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Foreign Video Game Movies You Didn't Know Existed

Video game movies don't have the best reputation. Hollywood has taken multiple swings at adapting some of the biggest video game franchises around into live-action blockbusters, to varying degrees of success. Family-friendly takes on classic characters like Sonic the Hedgehog and Detective Pikachu have proven to be commercially viable, and the Resident Evil movies have carved out a cult fanbase. But most adaptations that attempt to bring a beloved game series to film, like Need for Speed, Assassin's Creed, and Warcraft, have failed to deliver.

The arduous history of video game movies doesn't just apply to Hollywood: Studios across the world have tried to adapt some of the biggest gaming franchises in history into films. Some of these foreign attempts are great, some ... not so much. One thing we can assure you of, however, is that you probably haven't heard of many of these flicks before. These are the foreign video game movies you've never heard of, from horror epics to romantic comedies.

Yakuza: Like a Dragon came out 13 years before the game of the same title

2020's Yakuza: Like A Dragon proved to be a hit release. But even if you've played it, or any of the other popular Yakuza games released in the West since 0 broke the series wide open in 2017, it's probably safe to say that you hadn't heard of the open-world crime series in 2007. That wasn't the case in Japan, though. The Yakuza series has been a hit in its homeland since the first game debuted on the PS2 in 2005. It was so much of a hit, in fact, that a live-action adaptation of the first game, Yakuza: Like a Dragon, was released in Japanese movie theaters in 2007.

The movie's plot is very loosely based on the original Yakuza game, and features the primary characters of the series: Kazuma Kiryu, Goro Majima, and Haruka Sawamura. It's set in Kamurocho, the Yakuza series' main setting, a slightly fictionalized version of Tokyo's red-light district, Kabukichō. Like A Dragon was directed by legendary Japanese director Takashi Miike, known for his prolific output of over 100 feature films . Compared to many of his prior mob films, however, Like A Dragon received mediocre reviews. An English-subtitled version of the film premiered on June 23, 2008, at the New York Asian Film Festival, and was released on DVD in North America on February 23, 2010.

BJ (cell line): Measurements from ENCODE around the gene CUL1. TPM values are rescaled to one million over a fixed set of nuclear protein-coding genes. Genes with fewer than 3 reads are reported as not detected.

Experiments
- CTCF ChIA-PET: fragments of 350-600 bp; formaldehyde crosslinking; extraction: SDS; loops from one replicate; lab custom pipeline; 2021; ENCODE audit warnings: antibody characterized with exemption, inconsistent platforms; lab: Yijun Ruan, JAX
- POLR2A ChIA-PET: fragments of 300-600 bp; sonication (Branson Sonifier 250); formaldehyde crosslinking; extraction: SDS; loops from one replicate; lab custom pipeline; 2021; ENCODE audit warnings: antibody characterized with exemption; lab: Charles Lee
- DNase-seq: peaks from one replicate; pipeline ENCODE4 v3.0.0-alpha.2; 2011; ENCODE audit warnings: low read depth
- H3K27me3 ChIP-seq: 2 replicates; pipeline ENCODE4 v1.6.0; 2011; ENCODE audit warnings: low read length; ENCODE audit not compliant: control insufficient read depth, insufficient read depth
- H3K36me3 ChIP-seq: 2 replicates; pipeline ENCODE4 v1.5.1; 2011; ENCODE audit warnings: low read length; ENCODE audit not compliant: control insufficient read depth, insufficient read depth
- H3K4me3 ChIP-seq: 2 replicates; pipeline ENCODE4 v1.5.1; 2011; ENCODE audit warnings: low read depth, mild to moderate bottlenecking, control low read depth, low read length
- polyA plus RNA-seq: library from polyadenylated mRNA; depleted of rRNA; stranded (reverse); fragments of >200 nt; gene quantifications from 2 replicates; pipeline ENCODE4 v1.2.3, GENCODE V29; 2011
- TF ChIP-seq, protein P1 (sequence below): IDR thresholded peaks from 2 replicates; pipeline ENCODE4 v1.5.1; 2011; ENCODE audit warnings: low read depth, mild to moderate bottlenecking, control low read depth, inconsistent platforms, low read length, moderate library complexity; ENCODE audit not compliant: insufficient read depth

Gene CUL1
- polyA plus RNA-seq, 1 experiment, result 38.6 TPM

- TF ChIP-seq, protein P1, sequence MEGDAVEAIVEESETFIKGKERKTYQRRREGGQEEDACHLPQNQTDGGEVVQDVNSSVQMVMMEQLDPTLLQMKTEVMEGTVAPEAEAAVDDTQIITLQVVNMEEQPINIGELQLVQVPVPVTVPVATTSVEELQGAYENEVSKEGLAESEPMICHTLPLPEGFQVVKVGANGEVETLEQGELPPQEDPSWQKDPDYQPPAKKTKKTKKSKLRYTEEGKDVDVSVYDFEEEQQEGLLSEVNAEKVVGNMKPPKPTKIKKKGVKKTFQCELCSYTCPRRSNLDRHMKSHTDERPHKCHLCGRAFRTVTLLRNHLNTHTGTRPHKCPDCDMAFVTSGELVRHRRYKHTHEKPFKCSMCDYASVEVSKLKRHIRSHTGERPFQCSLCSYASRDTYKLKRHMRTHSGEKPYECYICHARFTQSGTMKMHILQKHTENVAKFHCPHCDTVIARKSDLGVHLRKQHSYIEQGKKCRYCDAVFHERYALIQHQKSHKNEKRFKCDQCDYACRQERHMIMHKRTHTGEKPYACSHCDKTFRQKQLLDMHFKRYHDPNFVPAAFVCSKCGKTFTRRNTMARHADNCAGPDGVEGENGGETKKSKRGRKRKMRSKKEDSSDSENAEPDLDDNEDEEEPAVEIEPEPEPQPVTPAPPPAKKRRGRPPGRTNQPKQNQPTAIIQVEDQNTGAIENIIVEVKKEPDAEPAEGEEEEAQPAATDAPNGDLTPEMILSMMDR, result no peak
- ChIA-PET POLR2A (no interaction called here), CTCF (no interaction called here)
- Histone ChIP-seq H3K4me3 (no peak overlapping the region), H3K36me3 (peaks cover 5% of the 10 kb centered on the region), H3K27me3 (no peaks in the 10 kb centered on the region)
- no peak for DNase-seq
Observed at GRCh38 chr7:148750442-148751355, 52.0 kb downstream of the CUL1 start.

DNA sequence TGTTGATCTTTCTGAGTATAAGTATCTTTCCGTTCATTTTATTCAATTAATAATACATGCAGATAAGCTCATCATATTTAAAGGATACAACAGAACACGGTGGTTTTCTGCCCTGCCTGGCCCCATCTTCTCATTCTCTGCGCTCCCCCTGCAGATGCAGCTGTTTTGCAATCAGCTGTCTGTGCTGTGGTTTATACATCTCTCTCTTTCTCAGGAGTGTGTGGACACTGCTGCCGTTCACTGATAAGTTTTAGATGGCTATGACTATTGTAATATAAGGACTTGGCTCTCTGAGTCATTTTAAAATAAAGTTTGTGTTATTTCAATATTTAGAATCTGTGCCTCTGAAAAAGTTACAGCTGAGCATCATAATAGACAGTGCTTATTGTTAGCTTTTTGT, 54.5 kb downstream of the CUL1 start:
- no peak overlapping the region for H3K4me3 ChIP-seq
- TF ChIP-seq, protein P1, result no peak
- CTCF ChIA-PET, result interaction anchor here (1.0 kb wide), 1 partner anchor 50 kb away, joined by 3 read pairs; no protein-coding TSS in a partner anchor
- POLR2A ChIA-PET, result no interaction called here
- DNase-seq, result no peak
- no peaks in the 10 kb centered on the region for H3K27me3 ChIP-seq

Tokimeki Memorial influenced Persona, but didn't make cinematic waves

In 1994, the original Tokimeki Memorial (directly translated to Heartbeat Memorial in English) was released in Japan. It single-handedly started one of the most popular and influential video game franchises you've probably never heard of. This high school dating simulator was one of the first of its kind, popularizing many of the genre's trademark mechanics. The player is placed in the shoes of a male student in a Japanese high school, and is charged with balancing his relationships with various female students and potential love interests. Tokimeki Memorial spawned many sequels, and established many core motifs that worked their way into, among other games, the Persona series. However, none of the Tokimeki Memorial games or their spinoffs have ever received official English localizations.

A direct-to-video live-action film adaptation, also entitled Tokimeki Memorial, was released in 1997. Unfortunately, it didn't have much in the way of star power and isn't beloved by fans. The film borrows character names and personalities from the first game, but the setting and plot is changed substantially. Instead of a whole school year, the plot of Tokimeki Memorial starts when five girls and one guy start a cafe business together over the course of one summer off from school.

Ace Attorney brings Phoenix Wright to the big screen

First released for the Game Boy Advance in Japan in 2001, the Ace Attorney series eventually made its way over to the US in 2005 on the Nintendo DS. Capcom's visual novel-style detective game launched a franchise full of charming and unforgettable characters, centering around the incomparable goofball, defense attorney Phoenix Wright. Later entries in the Ace Attorney franchise brought new characters and ideas to the DS and 3DS. Unbeknownst to many Western fans, a live-action movie, also entitled Ace Attorney, was released theatrically in Japan in 2012.

Yakuza: Like a Dragon director Takashi Miike took on his second video game adaptation with Ace Attorney. The movie is a pretty straightforward adaptation of the first game, focusing on recreating two of the four cases. Happily for Miike, this release received much more generous reviews than Like a Dragon. Despite being live-action, critics hailed the film for nailing the cartoonish tone that is so crucial to the games' humor and satire. If you're a fan of Phoenix Wright and all his friends, there is no objection(!) to watching this campy joy ride.

Fatal Frame: The Movie breaks new ground

At the height of the PlayStation 1 and 2 era's survival-horror explosion, Fatal Frame became one of the top horror games in the US. Though it didn't quite reach Silent Hill levels of popularity, this photography-centric series made a major mark. It focuses less on action and shooting than its contemporaries, like Resident Evil. Instead, the Fatal Frame titles, which are set in Japan, have a strong focus on ghosts and spirits. It makes sense, then, that Fatal Frame became a movie — this approach is rare in games, but not at the cinema.